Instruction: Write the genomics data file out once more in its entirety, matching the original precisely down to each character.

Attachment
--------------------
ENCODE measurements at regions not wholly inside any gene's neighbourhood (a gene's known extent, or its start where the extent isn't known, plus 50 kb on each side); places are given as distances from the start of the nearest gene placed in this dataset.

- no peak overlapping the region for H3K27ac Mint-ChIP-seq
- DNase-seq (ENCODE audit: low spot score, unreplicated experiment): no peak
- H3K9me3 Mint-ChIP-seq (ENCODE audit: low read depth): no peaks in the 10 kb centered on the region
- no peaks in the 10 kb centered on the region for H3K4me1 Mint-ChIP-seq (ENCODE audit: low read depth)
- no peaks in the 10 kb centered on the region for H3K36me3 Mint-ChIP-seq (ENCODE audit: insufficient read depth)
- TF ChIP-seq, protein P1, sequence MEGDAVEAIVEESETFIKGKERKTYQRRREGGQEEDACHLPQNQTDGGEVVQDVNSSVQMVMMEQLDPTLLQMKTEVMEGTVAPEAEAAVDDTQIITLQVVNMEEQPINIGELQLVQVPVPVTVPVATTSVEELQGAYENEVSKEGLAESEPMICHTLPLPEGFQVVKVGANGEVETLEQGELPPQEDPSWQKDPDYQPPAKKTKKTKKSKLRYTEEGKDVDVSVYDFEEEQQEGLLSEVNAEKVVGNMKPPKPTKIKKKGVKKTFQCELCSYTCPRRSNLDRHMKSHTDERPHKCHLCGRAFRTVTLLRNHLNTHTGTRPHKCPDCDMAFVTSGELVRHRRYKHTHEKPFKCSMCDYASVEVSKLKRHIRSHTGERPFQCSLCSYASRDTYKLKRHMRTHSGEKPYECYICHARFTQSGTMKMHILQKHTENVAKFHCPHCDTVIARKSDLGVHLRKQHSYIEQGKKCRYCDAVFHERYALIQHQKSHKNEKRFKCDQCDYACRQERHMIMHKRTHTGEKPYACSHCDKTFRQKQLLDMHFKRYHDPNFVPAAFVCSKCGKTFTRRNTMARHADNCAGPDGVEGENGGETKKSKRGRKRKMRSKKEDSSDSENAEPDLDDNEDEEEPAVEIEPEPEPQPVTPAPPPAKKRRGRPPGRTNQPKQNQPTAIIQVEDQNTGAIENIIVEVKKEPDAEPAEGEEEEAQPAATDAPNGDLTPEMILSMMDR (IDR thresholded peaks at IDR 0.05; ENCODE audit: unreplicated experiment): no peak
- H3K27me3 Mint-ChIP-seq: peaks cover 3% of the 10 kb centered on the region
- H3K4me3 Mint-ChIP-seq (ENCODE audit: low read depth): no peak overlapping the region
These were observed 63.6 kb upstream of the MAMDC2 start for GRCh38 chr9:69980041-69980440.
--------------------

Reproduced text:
ENCODE measurements at regions not wholly inside any gene's neighbourhood (a gene's known extent, or its start where the extent isn't known, plus 50 kb on each side); places are given as distances from the start of the nearest gene placed in this dataset.

- no peak overlapping the region for H3K27ac Mint-ChIP-seq
- DNase-seq (ENCODE audit: low spot score, unreplicated experiment): no peak
- H3K9me3 Mint-ChIP-seq (ENCODE audit: low read depth): no peaks in the 10 kb centered on the region
- no peaks in the 10 kb centered on the region for H3K4me1 Mint-ChIP-seq (ENCODE audit: low read depth)
- no peaks in the 10 kb centered on the region for H3K36me3 Mint-ChIP-seq (ENCODE audit: insufficient read depth)
- TF ChIP-seq, protein P1, sequence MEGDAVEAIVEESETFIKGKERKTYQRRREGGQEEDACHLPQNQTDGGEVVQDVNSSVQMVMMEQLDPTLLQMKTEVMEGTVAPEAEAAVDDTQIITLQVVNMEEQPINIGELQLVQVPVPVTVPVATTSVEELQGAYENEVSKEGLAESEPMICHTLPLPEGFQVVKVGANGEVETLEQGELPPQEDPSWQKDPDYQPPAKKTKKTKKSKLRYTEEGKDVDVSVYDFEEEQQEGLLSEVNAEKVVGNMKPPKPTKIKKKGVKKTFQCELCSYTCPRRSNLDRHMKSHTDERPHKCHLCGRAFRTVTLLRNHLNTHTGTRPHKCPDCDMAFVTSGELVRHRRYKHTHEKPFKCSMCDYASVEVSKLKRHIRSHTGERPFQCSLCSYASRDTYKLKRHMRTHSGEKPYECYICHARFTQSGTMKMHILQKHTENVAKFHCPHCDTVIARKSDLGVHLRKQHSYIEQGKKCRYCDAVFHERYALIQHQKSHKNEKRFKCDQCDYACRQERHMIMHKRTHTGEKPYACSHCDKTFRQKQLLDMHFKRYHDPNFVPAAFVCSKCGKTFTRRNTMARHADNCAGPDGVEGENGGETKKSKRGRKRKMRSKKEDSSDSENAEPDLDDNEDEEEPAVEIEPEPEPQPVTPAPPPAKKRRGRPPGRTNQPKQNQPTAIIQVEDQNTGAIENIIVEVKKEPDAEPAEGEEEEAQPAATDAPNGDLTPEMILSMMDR (IDR thresholded peaks at IDR 0.05; ENCODE audit: unreplicated experiment): no peak
- H3K27me3 Mint-ChIP-seq: peaks cover 3% of the 10 kb centered on the region
- H3K4me3 Mint-ChIP-seq (ENCODE audit: low read depth): no peak overlapping the region
These were observed 63.6 kb upstream of the MAMDC2 start for GRCh38 chr9:69980041-69980440.